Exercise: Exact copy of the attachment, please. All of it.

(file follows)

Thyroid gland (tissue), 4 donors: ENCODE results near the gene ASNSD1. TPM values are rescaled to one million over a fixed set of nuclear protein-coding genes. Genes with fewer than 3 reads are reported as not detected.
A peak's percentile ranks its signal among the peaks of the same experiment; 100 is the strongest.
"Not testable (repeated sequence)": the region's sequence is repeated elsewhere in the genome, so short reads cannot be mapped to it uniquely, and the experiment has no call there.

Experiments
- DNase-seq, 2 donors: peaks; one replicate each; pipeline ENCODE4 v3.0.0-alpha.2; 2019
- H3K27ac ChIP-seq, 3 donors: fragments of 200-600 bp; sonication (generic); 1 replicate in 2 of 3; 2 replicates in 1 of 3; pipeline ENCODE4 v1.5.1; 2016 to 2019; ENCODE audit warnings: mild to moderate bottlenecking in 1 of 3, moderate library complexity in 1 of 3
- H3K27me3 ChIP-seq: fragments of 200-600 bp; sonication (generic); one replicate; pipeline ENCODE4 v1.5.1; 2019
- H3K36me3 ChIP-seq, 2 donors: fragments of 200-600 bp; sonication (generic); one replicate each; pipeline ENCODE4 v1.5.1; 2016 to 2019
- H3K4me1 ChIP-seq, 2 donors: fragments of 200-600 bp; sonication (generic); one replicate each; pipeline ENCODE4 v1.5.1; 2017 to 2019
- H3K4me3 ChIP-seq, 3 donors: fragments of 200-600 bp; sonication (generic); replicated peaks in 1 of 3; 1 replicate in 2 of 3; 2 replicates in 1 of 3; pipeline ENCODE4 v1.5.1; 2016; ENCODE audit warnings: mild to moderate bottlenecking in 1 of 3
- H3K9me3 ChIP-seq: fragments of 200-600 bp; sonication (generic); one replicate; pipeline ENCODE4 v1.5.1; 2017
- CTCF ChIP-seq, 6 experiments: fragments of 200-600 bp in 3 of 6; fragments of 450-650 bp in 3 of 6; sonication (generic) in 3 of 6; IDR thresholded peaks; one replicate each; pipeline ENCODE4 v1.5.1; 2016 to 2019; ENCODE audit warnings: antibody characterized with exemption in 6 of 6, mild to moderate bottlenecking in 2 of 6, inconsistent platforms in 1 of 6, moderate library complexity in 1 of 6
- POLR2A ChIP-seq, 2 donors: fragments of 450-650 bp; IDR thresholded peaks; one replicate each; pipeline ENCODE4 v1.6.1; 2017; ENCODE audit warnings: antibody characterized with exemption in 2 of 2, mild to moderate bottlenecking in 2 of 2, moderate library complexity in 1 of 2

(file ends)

Thyroid gland (tissue), 4 donors: ENCODE results near the gene ASNSD1. TPM values are rescaled to one million over a fixed set of nuclear protein-coding genes. Genes with fewer than 3 reads are reported as not detected.
A peak's percentile ranks its signal among the peaks of the same experiment; 100 is the strongest.
"Not testable (repeated sequence)": the region's sequence is repeated elsewhere in the genome, so short reads cannot be mapped to it uniquely, and the experiment has no call there.

Experiments
- DNase-seq, 2 donors: peaks; one replicate each; pipeline ENCODE4 v3.0.0-alpha.2; 2019
- H3K27ac ChIP-seq, 3 donors: fragments of 200-600 bp; sonication (generic); 1 replicate in 2 of 3; 2 replicates in 1 of 3; pipeline ENCODE4 v1.5.1; 2016 to 2019; ENCODE audit warnings: mild to moderate bottlenecking in 1 of 3, moderate library complexity in 1 of 3
- H3K27me3 ChIP-seq: fragments of 200-600 bp; sonication (generic); one replicate; pipeline ENCODE4 v1.5.1; 2019
- H3K36me3 ChIP-seq, 2 donors: fragments of 200-600 bp; sonication (generic); one replicate each; pipeline ENCODE4 v1.5.1; 2016 to 2019
- H3K4me1 ChIP-seq, 2 donors: fragments of 200-600 bp; sonication (generic); one replicate each; pipeline ENCODE4 v1.5.1; 2017 to 2019
- H3K4me3 ChIP-seq, 3 donors: fragments of 200-600 bp; sonication (generic); replicated peaks in 1 of 3; 1 replicate in 2 of 3; 2 replicates in 1 of 3; pipeline ENCODE4 v1.5.1; 2016; ENCODE audit warnings: mild to moderate bottlenecking in 1 of 3
- H3K9me3 ChIP-seq: fragments of 200-600 bp; sonication (generic); one replicate; pipeline ENCODE4 v1.5.1; 2017
- CTCF ChIP-seq, 6 experiments: fragments of 200-600 bp in 3 of 6; fragments of 450-650 bp in 3 of 6; sonication (generic) in 3 of 6; IDR thresholded peaks; one replicate each; pipeline ENCODE4 v1.5.1; 2016 to 2019; ENCODE audit warnings: antibody characterized with exemption in 6 of 6, mild to moderate bottlenecking in 2 of 6, inconsistent platforms in 1 of 6, moderate library complexity in 1 of 6
- POLR2A ChIP-seq, 2 donors: fragments of 450-650 bp; IDR thresholded peaks; one replicate each; pipeline ENCODE4 v1.6.1; 2017; ENCODE audit warnings: antibody characterized with exemption in 2 of 2, mild to moderate bottlenecking in 2 of 2, moderate library complexity in 1 of 2